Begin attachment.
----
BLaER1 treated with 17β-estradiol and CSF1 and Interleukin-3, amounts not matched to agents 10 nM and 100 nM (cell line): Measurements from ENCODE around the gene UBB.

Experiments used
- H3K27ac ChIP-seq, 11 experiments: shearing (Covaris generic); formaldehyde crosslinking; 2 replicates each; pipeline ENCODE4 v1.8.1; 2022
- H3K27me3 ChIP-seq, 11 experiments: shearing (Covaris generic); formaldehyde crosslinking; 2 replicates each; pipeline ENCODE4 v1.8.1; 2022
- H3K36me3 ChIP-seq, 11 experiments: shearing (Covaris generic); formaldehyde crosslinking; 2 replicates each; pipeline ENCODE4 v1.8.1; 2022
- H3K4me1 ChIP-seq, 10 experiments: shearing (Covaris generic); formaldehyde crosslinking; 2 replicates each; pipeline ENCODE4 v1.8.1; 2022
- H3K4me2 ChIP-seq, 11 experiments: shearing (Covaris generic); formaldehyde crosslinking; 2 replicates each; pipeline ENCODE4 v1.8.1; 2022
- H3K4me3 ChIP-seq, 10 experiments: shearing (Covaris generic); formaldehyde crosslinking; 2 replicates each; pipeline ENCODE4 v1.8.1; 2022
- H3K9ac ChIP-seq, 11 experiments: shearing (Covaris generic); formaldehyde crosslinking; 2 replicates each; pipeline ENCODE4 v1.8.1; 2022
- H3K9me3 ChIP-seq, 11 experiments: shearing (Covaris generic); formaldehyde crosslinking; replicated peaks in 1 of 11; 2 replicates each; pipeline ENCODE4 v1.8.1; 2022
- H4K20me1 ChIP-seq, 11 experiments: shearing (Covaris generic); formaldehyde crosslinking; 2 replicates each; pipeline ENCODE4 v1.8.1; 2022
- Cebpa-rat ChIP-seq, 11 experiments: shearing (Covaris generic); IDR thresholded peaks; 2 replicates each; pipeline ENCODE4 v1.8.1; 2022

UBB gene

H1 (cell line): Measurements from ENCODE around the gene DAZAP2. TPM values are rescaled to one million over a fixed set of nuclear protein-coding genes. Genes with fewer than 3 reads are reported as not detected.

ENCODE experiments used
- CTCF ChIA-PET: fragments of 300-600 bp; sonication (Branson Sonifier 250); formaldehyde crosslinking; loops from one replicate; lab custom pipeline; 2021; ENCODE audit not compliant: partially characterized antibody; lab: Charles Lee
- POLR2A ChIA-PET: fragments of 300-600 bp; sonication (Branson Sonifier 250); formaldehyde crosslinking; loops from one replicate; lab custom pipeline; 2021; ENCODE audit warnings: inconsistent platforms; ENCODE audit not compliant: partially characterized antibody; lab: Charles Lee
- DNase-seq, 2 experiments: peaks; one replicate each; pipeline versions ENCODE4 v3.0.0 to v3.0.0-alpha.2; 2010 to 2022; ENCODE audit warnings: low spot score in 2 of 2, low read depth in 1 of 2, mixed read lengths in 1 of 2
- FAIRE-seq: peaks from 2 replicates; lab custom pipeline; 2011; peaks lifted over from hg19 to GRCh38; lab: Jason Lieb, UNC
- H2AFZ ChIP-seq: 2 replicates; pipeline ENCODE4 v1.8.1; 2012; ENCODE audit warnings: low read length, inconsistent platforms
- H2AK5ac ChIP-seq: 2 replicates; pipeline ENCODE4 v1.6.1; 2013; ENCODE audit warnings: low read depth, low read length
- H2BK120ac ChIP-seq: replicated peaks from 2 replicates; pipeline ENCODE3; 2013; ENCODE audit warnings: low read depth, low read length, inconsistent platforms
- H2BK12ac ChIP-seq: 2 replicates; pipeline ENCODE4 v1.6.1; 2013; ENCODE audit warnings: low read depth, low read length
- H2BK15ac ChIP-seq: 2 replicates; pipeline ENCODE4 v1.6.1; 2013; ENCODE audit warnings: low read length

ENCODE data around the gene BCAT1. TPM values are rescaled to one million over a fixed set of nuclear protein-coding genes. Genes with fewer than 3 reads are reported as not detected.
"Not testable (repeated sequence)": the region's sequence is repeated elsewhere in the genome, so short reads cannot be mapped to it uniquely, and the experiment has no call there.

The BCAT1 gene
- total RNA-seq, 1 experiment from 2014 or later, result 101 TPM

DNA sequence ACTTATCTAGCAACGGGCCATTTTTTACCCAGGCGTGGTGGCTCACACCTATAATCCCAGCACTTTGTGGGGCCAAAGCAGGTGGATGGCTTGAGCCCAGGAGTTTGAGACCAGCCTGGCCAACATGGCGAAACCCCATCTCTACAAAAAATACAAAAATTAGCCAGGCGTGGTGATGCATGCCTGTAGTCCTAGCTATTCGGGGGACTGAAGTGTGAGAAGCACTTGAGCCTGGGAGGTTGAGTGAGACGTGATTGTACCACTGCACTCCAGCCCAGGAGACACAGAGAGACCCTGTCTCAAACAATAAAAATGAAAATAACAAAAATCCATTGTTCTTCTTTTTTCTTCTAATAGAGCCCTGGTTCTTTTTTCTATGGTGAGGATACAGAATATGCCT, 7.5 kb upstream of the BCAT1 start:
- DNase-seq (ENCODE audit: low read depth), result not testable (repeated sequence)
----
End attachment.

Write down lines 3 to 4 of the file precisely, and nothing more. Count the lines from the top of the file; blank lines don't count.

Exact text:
- H3K27ac ChIP-seq, 11 experiments: shearing (Covaris generic); formaldehyde crosslinking; 2 replicates each; pipeline ENCODE4 v1.8.1; 2022
- H3K27me3 ChIP-seq, 11 experiments: shearing (Covaris generic); formaldehyde crosslinking; 2 replicates each; pipeline ENCODE4 v1.8.1; 2022